We are independent & ad-supported. We may earn a commission for purchases made through our links.

Advertiser Disclosure

Our website is an independent, advertising-supported platform. We provide our content free of charge to our readers, and to keep it that way, we rely on revenue generated through advertisements and affiliate partnerships. This means that when you click on certain links on our site and make a purchase, we may earn a commission. Learn more.

How We Make Money

We sustain our operations through affiliate commissions and advertising. If you click on an affiliate link and make a purchase, we may receive a commission from the merchant at no additional cost to you. We also display advertisements on our website, which help generate revenue to support our work and keep our content free for readers. Our editorial team operates independently from our advertising and affiliate partnerships to ensure that our content remains unbiased and focused on providing you with the best information and recommendations based on thorough research and honest evaluations. To remain transparent, we’ve provided a list of our current affiliate partners here.

What Is Language Attrition?

By Marty Paule
Updated May 23, 2024
Our promise to you
Language & Humanities is dedicated to creating trustworthy, high-quality content that always prioritizes transparency, integrity, and inclusivity above all else. Our ensure that our content creation and review process includes rigorous fact-checking, evidence-based, and continual updates to ensure accuracy and reliability.

Our Promise to you

Founded in 2002, our company has been a trusted resource for readers seeking informative and engaging content. Our dedication to quality remains unwavering—and will never change. We follow a strict editorial policy, ensuring that our content is authored by highly qualified professionals and edited by subject matter experts. This guarantees that everything we publish is objective, accurate, and trustworthy.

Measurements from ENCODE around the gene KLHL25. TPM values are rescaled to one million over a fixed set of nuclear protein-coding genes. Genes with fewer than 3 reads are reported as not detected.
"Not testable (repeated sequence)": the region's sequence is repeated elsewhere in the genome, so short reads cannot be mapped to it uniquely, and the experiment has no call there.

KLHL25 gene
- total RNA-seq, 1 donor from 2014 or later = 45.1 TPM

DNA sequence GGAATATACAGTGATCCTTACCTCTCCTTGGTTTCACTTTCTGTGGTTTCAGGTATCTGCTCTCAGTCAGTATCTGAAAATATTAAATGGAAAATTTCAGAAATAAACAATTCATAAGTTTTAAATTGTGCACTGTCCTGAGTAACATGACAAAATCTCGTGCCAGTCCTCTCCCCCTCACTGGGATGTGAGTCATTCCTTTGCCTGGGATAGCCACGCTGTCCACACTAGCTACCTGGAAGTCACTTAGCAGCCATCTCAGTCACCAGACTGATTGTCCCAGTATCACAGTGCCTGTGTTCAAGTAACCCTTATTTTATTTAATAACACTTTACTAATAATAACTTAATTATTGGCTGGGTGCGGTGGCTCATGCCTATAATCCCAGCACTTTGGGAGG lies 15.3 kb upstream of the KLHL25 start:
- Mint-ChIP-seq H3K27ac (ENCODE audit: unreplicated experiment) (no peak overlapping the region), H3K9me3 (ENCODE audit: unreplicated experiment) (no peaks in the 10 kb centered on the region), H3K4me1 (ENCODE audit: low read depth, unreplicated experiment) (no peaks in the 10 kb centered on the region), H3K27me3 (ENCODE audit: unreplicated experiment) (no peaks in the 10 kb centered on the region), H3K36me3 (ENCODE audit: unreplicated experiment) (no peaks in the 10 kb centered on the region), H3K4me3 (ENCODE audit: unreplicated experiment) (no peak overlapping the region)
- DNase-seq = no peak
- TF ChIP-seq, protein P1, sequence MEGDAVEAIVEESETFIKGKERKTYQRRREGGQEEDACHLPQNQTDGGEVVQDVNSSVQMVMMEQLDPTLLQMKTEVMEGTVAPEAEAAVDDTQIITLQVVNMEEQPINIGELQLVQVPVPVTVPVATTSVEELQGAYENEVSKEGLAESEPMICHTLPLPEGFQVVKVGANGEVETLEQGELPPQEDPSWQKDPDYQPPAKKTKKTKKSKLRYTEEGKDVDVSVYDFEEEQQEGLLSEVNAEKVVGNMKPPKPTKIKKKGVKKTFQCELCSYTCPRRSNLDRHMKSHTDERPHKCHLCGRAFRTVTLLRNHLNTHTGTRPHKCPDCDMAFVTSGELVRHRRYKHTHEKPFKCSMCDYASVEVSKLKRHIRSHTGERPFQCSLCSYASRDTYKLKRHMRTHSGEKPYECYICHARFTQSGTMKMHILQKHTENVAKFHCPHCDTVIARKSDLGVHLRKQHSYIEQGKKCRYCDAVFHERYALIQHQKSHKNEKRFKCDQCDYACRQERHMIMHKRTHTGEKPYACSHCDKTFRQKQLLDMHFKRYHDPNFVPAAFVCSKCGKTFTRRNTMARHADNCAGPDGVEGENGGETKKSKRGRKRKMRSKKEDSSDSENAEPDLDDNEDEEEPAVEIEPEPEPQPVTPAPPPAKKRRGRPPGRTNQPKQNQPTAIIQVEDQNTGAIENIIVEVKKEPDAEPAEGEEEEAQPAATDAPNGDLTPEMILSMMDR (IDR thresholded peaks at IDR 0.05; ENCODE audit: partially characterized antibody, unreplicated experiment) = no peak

Over the years, we've refined our approach to cover a wide range of topics, providing readers with reliable and practical advice to enhance their knowledge and skills. That's why millions of readers turn to us each year. Join us in celebrating the joy of learning, guided by standards you can trust.

Editorial Standards

At Language & Humanities, we are committed to creating content that you can trust. Our editorial process is designed to ensure that every piece of content we publish is accurate, reliable, and informative.

Our team of experienced writers and editors follows a strict set of guidelines to ensure the highest quality content. We conduct thorough research, fact-check all information, and rely on credible sources to back up our claims. Our content is reviewed by subject matter experts to ensure accuracy and clarity.

We believe in transparency and maintain editorial independence from our advertisers. Our team does not receive direct compensation from advertisers, allowing us to create unbiased content that prioritizes your interests.

Language attrition occurs when people lose fluency in their native language as a result of becoming bilingual or multilingual. The process of acquiring new languages can affect a person's usage of the language that they were born into as well as those used later in life. With international immigration becoming much more common in the 20th century, the field of applied linguistics has created models to better understand how acquisition of new languages results in language attrition. Loss of language skills can be the result of many different factors and can can ultimately lead to what linguists term "language death."